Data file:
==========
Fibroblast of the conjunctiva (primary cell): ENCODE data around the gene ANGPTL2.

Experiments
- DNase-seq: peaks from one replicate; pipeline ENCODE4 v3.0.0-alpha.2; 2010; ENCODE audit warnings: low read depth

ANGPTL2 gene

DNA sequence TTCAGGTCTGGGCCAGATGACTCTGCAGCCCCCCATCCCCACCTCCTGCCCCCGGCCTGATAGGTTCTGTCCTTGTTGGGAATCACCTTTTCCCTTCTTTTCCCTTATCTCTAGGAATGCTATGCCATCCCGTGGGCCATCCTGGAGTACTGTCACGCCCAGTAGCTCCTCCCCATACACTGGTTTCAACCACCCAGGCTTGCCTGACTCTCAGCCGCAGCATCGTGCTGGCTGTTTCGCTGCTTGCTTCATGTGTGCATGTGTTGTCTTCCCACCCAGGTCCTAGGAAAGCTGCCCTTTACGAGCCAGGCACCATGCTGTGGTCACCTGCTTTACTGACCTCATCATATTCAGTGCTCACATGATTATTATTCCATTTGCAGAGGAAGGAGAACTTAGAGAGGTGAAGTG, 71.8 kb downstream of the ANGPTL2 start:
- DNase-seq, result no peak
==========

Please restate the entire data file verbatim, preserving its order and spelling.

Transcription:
Fibroblast of the conjunctiva (primary cell): ENCODE data around the gene ANGPTL2.

Experiments
- DNase-seq: peaks from one replicate; pipeline ENCODE4 v3.0.0-alpha.2; 2010; ENCODE audit warnings: low read depth

ANGPTL2 gene

DNA sequence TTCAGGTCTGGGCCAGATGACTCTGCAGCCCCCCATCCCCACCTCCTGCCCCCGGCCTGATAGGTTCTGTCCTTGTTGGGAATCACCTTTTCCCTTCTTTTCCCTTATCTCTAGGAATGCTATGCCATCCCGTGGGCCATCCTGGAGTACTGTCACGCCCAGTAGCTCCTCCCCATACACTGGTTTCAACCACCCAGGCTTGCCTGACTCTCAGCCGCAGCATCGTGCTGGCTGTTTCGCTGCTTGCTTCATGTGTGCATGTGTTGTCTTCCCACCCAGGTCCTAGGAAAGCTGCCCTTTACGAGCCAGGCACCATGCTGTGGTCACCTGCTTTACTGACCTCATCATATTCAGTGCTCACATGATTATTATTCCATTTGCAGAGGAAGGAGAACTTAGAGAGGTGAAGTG, 71.8 kb downstream of the ANGPTL2 start:
- DNase-seq, result no peak